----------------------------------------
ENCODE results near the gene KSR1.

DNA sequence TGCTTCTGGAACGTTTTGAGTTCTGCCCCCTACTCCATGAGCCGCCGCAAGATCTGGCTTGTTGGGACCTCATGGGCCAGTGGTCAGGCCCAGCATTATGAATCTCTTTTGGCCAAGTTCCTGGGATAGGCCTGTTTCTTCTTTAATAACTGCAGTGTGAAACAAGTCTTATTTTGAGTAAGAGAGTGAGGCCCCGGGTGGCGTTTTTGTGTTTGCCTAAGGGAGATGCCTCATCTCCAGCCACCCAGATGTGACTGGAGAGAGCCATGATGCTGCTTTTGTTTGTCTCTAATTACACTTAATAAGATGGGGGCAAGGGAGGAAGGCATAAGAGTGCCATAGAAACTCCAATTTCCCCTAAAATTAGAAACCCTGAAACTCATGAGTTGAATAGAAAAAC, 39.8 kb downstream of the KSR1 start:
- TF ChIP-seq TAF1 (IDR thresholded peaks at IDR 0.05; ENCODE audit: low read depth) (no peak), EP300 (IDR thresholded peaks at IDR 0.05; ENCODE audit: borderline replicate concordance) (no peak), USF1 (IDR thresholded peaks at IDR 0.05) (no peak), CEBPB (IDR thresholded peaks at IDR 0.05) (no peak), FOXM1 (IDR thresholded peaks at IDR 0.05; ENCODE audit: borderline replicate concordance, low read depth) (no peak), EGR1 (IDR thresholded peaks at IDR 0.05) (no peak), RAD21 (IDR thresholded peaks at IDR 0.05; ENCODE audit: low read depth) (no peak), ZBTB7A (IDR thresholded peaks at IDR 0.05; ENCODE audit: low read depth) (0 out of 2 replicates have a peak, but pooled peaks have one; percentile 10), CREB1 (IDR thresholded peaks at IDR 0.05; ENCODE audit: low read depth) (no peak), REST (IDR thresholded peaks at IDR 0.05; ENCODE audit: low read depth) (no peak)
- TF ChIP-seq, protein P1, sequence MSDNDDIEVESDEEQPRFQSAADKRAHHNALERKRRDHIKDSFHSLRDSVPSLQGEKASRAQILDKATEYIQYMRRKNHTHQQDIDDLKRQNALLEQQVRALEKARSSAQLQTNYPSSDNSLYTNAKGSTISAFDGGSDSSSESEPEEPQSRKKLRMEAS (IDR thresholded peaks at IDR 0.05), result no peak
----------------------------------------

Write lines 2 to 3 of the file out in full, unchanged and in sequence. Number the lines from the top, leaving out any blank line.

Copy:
DNA sequence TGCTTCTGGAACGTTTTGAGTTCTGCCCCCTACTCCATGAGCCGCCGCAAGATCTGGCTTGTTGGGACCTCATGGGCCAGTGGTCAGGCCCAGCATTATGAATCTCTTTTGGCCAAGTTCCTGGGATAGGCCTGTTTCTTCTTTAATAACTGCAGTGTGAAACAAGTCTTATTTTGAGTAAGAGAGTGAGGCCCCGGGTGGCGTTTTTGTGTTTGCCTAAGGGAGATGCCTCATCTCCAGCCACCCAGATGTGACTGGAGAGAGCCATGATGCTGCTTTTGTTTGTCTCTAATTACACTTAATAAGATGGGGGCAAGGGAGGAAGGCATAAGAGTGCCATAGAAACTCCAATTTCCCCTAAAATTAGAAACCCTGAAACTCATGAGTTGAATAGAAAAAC, 39.8 kb downstream of the KSR1 start:
- TF ChIP-seq TAF1 (IDR thresholded peaks at IDR 0.05; ENCODE audit: low read depth) (no peak), EP300 (IDR thresholded peaks at IDR 0.05; ENCODE audit: borderline replicate concordance) (no peak), USF1 (IDR thresholded peaks at IDR 0.05) (no peak), CEBPB (IDR thresholded peaks at IDR 0.05) (no peak), FOXM1 (IDR thresholded peaks at IDR 0.05; ENCODE audit: borderline replicate concordance, low read depth) (no peak), EGR1 (IDR thresholded peaks at IDR 0.05) (no peak), RAD21 (IDR thresholded peaks at IDR 0.05; ENCODE audit: low read depth) (no peak), ZBTB7A (IDR thresholded peaks at IDR 0.05; ENCODE audit: low read depth) (0 out of 2 replicates have a peak, but pooled peaks have one; percentile 10), CREB1 (IDR thresholded peaks at IDR 0.05; ENCODE audit: low read depth) (no peak), REST (IDR thresholded peaks at IDR 0.05; ENCODE audit: low read depth) (no peak)